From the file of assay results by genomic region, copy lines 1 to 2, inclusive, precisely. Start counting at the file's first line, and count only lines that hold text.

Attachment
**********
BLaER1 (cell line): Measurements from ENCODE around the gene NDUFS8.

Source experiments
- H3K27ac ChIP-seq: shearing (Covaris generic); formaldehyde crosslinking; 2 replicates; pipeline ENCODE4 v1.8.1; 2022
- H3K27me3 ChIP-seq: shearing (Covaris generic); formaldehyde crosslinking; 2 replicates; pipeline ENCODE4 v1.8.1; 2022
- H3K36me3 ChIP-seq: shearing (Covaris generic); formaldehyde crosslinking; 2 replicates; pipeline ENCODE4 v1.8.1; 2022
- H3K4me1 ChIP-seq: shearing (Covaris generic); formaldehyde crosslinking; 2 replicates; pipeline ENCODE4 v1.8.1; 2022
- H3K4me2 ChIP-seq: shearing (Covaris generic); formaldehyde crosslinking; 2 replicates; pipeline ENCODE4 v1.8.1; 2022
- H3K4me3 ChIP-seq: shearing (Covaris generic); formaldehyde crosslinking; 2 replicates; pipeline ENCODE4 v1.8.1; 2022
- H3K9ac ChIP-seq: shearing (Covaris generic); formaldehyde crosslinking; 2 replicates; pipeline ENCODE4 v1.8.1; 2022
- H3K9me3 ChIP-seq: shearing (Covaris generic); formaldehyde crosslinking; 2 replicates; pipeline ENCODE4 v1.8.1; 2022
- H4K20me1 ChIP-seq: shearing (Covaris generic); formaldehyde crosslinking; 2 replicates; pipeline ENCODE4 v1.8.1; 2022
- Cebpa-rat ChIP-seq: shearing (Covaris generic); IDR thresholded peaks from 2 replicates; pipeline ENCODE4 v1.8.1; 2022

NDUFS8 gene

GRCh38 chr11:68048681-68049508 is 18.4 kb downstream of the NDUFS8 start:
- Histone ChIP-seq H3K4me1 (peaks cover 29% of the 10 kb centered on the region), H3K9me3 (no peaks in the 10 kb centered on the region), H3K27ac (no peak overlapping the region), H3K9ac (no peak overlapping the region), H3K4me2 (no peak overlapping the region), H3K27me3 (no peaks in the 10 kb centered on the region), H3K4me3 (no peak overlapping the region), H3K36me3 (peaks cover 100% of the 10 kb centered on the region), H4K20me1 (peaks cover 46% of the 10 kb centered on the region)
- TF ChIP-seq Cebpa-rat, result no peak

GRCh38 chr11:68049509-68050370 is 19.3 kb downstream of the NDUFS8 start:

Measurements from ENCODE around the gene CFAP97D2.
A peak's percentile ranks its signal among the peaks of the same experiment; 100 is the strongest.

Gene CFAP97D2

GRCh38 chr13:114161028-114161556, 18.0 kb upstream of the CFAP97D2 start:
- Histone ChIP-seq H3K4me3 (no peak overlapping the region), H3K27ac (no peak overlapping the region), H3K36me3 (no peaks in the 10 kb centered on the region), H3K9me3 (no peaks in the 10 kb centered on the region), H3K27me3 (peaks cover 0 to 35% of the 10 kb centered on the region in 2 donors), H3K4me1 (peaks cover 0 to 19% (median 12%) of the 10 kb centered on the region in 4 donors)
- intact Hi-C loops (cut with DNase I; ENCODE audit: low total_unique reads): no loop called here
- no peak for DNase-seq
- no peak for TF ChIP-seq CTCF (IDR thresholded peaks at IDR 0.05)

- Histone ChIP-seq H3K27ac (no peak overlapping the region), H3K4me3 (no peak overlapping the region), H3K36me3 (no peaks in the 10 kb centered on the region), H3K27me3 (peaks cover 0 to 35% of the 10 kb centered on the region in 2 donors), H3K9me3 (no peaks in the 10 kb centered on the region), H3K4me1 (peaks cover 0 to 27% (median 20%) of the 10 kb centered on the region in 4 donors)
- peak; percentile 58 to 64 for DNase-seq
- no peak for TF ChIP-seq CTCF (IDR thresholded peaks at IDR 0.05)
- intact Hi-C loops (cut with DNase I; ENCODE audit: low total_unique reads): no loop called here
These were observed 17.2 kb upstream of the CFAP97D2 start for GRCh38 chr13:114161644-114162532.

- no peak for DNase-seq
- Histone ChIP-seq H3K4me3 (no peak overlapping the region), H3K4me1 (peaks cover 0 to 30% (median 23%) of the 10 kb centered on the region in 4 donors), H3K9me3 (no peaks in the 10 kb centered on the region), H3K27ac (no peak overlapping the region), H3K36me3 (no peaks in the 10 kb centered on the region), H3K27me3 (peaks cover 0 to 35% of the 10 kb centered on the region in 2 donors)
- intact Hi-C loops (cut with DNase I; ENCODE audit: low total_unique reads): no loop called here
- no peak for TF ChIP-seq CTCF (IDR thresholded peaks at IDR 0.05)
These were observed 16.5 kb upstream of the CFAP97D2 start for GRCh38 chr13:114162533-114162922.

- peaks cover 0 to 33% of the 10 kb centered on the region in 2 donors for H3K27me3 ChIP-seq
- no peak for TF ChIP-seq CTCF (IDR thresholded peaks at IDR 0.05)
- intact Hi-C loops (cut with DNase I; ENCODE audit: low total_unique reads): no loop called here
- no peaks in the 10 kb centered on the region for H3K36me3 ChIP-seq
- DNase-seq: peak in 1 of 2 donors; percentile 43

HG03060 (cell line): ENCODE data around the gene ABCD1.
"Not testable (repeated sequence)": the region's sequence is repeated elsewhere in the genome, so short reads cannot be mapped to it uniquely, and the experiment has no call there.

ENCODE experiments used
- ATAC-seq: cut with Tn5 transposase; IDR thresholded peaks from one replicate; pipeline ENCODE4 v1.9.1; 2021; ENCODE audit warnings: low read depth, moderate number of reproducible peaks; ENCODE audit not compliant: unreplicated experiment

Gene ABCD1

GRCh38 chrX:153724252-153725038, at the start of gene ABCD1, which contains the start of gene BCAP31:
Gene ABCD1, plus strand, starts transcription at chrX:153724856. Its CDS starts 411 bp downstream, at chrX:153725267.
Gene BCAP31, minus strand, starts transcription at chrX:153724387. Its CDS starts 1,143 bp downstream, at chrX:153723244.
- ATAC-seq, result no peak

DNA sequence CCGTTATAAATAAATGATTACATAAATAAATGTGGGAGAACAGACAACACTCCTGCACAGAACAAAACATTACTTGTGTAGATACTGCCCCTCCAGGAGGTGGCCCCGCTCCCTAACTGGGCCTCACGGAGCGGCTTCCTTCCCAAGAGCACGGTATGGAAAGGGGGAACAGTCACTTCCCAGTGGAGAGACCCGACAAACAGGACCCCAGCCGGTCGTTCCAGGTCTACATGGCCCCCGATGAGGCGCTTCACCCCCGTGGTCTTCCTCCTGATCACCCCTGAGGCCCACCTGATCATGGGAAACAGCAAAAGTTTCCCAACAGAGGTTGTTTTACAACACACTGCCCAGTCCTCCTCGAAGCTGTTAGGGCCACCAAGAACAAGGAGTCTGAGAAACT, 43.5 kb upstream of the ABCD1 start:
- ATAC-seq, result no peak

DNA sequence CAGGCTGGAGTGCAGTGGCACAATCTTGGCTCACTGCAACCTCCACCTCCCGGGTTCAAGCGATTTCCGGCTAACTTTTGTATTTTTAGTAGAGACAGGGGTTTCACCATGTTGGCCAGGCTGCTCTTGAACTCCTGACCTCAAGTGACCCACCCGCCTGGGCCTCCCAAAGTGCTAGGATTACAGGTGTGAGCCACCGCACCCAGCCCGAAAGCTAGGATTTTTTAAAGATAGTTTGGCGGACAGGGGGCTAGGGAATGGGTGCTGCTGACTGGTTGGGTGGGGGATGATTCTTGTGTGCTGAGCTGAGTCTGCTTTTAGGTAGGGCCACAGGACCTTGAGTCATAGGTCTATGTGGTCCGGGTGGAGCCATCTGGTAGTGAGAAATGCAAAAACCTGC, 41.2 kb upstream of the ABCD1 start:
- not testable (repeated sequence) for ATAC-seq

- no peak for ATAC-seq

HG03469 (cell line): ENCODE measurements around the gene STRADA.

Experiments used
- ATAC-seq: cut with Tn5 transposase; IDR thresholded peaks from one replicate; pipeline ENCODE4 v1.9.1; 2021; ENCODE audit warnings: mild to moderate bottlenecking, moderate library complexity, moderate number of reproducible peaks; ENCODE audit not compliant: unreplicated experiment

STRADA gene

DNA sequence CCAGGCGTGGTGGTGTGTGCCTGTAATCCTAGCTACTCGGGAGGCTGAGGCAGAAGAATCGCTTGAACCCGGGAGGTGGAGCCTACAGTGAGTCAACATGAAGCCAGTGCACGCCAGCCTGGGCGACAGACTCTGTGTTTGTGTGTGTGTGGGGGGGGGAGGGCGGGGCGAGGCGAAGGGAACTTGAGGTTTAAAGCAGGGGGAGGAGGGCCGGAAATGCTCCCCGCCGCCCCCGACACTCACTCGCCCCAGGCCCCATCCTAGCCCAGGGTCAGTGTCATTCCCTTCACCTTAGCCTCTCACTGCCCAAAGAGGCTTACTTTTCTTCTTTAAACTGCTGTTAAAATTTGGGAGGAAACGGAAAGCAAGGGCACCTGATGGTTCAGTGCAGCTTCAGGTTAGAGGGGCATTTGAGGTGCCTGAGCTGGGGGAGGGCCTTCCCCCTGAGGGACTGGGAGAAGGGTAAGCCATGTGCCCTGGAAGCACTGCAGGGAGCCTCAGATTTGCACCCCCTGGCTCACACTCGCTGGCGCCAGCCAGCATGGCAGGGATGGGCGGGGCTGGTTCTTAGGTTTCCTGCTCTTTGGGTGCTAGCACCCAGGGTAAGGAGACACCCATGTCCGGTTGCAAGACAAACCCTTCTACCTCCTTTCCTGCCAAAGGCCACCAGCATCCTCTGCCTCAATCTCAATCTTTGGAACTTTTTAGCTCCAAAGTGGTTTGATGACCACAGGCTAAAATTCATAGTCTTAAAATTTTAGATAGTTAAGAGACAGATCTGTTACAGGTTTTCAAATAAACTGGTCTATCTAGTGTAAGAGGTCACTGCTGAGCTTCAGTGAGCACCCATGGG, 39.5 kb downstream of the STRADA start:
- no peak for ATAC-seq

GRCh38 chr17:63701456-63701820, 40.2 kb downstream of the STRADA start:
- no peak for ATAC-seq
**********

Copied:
BLaER1 (cell line): Measurements from ENCODE around the gene NDUFS8.

Source experiments